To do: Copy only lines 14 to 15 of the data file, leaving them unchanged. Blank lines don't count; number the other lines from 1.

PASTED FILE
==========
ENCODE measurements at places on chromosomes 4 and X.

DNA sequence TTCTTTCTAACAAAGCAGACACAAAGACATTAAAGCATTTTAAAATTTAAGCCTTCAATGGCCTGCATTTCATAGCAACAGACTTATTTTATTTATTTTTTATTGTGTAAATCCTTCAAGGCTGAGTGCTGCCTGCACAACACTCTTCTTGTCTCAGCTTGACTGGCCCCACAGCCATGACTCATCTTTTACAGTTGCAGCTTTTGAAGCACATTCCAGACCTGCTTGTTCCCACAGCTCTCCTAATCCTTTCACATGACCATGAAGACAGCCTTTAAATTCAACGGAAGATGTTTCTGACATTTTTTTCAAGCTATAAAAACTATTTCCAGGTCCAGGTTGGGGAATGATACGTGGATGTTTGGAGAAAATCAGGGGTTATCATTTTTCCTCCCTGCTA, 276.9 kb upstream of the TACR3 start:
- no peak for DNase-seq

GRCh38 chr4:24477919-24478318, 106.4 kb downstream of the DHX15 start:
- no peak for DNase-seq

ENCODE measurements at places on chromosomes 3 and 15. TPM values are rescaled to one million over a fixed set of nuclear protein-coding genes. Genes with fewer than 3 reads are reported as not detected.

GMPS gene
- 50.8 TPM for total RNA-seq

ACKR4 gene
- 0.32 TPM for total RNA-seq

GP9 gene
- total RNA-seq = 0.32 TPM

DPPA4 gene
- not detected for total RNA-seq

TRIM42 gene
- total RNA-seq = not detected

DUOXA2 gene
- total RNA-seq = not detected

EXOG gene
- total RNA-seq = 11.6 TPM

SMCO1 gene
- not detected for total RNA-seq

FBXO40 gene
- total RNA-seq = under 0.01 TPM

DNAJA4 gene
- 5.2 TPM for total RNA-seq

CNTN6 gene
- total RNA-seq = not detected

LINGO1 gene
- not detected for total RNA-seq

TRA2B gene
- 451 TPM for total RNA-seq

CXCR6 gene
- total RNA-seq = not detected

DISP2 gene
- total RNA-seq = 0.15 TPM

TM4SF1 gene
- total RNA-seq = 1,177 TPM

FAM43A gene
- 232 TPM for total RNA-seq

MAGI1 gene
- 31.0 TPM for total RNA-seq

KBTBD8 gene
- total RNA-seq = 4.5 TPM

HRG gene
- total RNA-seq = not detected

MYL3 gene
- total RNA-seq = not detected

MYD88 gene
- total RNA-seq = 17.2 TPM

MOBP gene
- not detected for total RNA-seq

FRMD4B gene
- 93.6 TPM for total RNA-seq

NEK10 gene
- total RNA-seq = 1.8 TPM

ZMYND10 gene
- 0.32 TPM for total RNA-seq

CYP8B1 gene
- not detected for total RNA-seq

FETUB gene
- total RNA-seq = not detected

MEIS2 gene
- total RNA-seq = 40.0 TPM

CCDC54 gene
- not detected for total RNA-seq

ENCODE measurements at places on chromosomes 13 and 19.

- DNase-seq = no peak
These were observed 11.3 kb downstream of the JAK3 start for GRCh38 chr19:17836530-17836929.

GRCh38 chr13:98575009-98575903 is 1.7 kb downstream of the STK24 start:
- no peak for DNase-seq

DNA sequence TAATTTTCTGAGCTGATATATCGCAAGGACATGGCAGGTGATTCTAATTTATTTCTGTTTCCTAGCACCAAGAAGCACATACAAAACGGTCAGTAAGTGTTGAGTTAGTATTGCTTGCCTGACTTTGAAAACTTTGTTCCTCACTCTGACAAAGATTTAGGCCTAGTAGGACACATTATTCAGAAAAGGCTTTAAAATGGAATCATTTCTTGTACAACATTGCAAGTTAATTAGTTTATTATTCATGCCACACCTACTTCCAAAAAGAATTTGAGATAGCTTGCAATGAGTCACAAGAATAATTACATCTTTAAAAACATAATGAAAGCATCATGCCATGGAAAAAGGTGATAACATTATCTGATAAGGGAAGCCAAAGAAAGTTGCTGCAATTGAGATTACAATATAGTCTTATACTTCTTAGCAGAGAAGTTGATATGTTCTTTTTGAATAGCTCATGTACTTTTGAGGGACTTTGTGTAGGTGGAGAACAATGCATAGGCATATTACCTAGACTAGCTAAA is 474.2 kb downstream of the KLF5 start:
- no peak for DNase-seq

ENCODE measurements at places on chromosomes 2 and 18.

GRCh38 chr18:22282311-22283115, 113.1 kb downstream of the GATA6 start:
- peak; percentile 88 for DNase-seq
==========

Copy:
- not detected for total RNA-seq

TRIM42 gene